ויאמרו בני ישראל אל-משה לאמר הן גוענו אבדנו כלנו אבדנו: כל הקרב הקרב אל-משכן יקוק ימות האם תמנו לגוע
The Children of Israel said to Moshe, saying: “Behold! We have perished, we’re lost; we’re all lost! Anyone who comes close to the Mishkan of Hashem will die! Will we stop perishing?”
After a series of devastating blows, the morale of the Jewish people had reached a new low. Many had died at this point, due to unwarranted complaints or all out acts of rebellion. Those that remained were scared for their lives. They came to Moshe essentially expressing their complete despair. While this is a tragic point in the history of the Jews, we can perhaps glean an inspiring message.
Continue reading “Korach 5782”
The benefits of a righteous wife
ועבדי כלב עקב היתה רוח אחרת עמו וימלא אחרי והביאתיו אל-הארץ אשר-בא שמה וזרעו יורשנה
My servant Kalev, since he had a different spirit with him, and he was completely after Me, I will bring him to the land to which he is coming, and his offspring will inherit it
Parshas Shelach tells of the tragic failure of the ten spies, and the people’s acceptance of their slanderous report. They were sent to scout out the land of Israel, and their assessment was that it was not conquerable, nor worthwhile. Yehoshua and Kalev were the only spies to defend the land, and insisted on following Hashem’s command to conquer it. Hashem responded by punishing the ten spies, and rewarding Yehoshua and Kalev. Hashem stresses that Kalev “had a different spirit with him”. What is this referring to? Furthermore, how was it that Yehoshua and Kalev maintained their faith? How did they not succumb to peer pressure? The spies had a point; the enemy occupying the land of Israel was fierce and mighty. Why wasn’t this a concern for Yehoshua and Kalev? True, we are told that Moshe prayed that Yehoshua not be influenced by the spies. However, Kalev got no such prayer. What made Kalev special, such that he didn’t need a prayer and was nevertheless successful?
Continue reading “Shelach 5782”
The proper attitude towards mitzvos
ויסעו מהר יקוק וגו’ זכרנו את-הדגה אשר-נאכל במצרים חנם וגו’ וישמע משה את-העם בכה למשפחתיו וגו’ ויאמר משה אל-יקוק למה הרעת לעבדך וגו’ האנכי הריתי את כל-העם הזה אם-אנכי ילדתיהו וגו’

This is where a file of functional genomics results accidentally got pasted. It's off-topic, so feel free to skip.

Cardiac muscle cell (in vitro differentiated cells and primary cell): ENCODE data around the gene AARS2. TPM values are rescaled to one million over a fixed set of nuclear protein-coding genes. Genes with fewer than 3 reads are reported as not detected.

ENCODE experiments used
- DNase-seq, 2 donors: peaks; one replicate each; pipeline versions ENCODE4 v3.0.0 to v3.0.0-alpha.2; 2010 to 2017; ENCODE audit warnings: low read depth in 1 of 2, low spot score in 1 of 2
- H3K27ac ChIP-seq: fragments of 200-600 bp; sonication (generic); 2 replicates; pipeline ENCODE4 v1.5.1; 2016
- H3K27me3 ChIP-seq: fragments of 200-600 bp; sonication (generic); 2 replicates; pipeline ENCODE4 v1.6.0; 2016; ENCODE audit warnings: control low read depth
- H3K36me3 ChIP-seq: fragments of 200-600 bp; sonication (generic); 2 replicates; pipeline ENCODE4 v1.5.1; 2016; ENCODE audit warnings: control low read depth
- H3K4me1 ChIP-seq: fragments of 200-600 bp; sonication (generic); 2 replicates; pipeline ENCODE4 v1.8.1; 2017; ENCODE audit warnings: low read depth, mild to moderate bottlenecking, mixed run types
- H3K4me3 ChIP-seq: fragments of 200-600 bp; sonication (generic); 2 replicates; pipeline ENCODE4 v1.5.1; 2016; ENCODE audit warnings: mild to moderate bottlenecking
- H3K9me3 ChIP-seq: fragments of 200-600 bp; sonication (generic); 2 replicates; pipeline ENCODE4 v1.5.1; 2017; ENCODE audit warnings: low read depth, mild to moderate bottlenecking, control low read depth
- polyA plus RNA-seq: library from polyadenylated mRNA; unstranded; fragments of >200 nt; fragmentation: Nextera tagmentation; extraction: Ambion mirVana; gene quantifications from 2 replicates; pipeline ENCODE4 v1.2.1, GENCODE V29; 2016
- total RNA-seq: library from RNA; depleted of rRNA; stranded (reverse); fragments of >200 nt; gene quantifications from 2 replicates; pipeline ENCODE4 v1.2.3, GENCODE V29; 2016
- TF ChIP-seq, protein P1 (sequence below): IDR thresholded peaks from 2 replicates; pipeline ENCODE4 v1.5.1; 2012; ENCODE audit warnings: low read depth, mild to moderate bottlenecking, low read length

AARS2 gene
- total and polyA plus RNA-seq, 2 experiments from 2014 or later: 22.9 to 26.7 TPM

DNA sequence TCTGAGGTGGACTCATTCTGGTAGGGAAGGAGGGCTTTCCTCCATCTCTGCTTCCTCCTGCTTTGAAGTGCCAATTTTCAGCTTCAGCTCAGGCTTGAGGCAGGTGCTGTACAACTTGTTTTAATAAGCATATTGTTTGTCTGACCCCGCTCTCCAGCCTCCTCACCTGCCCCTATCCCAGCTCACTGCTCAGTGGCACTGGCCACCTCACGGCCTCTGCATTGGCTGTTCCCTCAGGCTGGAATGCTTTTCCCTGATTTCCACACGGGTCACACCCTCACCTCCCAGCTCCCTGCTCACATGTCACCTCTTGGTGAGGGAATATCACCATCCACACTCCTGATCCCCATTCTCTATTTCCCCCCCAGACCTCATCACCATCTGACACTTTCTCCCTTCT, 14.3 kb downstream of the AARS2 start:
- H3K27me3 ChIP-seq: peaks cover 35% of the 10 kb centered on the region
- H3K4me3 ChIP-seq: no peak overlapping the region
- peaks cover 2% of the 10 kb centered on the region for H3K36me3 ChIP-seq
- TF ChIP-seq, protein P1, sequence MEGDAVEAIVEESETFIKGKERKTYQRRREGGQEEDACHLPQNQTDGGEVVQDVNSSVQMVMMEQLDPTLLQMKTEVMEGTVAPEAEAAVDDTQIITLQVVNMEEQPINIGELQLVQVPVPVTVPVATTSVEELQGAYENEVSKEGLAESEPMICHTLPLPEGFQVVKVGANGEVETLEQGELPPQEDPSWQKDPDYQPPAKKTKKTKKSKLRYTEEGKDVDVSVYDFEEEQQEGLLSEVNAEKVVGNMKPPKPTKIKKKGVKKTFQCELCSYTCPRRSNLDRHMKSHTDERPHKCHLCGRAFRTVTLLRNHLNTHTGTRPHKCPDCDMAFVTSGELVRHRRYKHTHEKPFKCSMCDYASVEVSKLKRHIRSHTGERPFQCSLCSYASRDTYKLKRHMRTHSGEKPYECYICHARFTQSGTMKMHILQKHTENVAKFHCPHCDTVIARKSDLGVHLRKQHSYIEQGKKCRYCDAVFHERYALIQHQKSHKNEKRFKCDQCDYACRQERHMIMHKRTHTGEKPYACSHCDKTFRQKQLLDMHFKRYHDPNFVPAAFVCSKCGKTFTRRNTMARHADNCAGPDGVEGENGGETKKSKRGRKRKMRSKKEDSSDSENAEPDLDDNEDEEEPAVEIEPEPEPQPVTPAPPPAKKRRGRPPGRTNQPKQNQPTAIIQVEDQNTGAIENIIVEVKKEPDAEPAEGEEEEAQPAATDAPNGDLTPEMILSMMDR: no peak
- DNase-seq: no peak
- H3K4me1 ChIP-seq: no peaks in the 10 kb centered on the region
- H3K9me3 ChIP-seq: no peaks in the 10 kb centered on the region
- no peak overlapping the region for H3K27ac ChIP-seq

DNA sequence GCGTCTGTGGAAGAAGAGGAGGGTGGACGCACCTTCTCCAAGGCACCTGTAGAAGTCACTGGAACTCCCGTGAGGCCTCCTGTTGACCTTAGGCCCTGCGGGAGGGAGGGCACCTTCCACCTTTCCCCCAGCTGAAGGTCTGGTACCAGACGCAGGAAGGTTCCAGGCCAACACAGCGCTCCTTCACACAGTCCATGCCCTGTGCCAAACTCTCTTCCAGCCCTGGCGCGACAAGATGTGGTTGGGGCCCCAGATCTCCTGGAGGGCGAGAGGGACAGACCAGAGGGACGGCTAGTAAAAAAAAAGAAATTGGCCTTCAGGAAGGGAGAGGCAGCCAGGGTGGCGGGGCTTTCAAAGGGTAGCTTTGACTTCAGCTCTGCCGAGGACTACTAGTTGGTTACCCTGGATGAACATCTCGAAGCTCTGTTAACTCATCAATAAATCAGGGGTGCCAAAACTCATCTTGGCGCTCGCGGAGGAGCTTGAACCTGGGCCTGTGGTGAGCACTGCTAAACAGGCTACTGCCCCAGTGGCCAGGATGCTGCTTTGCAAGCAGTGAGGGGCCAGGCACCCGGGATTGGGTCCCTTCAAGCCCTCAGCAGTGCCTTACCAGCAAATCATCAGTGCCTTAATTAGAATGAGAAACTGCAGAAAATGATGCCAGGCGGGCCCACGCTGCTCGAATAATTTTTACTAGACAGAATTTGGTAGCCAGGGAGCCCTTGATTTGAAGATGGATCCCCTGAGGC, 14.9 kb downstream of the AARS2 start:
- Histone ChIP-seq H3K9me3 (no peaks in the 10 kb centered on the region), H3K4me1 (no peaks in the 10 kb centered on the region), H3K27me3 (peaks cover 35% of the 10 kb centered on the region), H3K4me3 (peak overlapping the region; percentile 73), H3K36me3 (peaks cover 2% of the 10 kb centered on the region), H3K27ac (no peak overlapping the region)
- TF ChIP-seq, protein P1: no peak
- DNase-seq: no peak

[The people] journeyed from the Mountain of Hashem… “We remember the fish which we ate in Egypt for free”… Moshe heard the nation crying amongst their families…Moshe said to Hashem: “Why have You done evil to Your servant? … Did I bear this nation? Did I give birth to it?!”
Parshas Beha’alosecha is a depressing section of the Torah. It begins a series of sins that the Jews committed while they were in the desert. After the Torah describes three episodes of sins, Moshe abruptly starts complaining to Hashem. It appears like he was throwing in the towel, expressing his inability to deal with the people. This is quite surprising, for we know that when the Jews sinned with the Golden Calf, Moshe gave it his all to defend them. What’s different about these sins which were too much for Moshe to handle?
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The proper understanding of marriage
והשקה את-האשה את-מי המרים המאררים וגו’
You shall have the woman drink the cursed, bitter waters
The Torah describes what’s known as the Sotah ritual. If a married woman, due to her immoral behavior, becomes a presumed adulteress, she and her husband cannot live together until the matter is confirmed. If she indeed committed adultery, they have to divorce. If she is in fact innocent, they can resume married life as normal. How can they clear up this scandal? The Torah provides a unique avenue for her to prove her innocence. The woman, now known as a Sotah, is taken to the Temple. Various rituals are performed, and offerings brought. This includes writing down on a piece of parchment a set of curses which are to befall her if she is guilty. This parchment contains instances of the name of Hashem. It is then placed in a cup of bitter water, the writing dissolves, and she is to drink it. Miraculously, after the ceremony, it became clear to everyone if she was innocent or not.
Continue reading “Nasso 5782”
The wedding canopy of Mount Sinai
…ברוך אתה יקוק מקדש עמו ישראל על ידי חופה וקידושין
…Blessed are You, Hashem, Who sanctifies His nation of Israel, through Chuppah and Kiddushin
The blessing recited at every Jewish wedding, known as birkas erusin, ends with the idea that Hashem sanctifies His nation, through “Chuppah”, the wedding canopy, and “Kiddushin”, betrothal. How did Hashem sanctify us with Chuppah and Kiddushin? We could simply say that He sanctified us with the mitzvah of marriage through the process of Kiddushin, which is unique to Jews. However, some say that this is a reference to Mattan Torah, the National Revelation at Sinai, where we received the Torah. The verse says that תורה צוה לנו משה מורשה קהילת יעקב, Moshe commanded us the Torah, an inheritance of the congregation of Yaakov. Our Sages read the word מורשה, inheritance, homiletically to be מאורסה, betrothed. Meaning, the Sinaitic experience was one of a marriage between the Jewish people and Hashem.
Continue reading “Shavuos 5782”
Fire, water, desert
וידבר יקוק אל-משה במדבר סיני באהל מועד וגו’
Hashem spoke to Moshe in the Wilderness of Sinai, in the Tent of Meeting…
The Jewish people, ever since our inception at the Exodus from Egypt and the National Revelation at Mount Sinai, have been pursued by the enemies of Torah. Throughout the generations there were always new means created to try to extinguish the flame of our tradition. Our national memory recalls that these efforts have grown stronger and mightier, seemingly beyond the boundaries of nature. We all know it was not one Jew who gave up their life to preserve the Torah, but myriads. And yet, our enemies’ efforts to slaughter us have proven futile, as the Torah is just as present as ever.
Continue reading “Bamidbar 5782”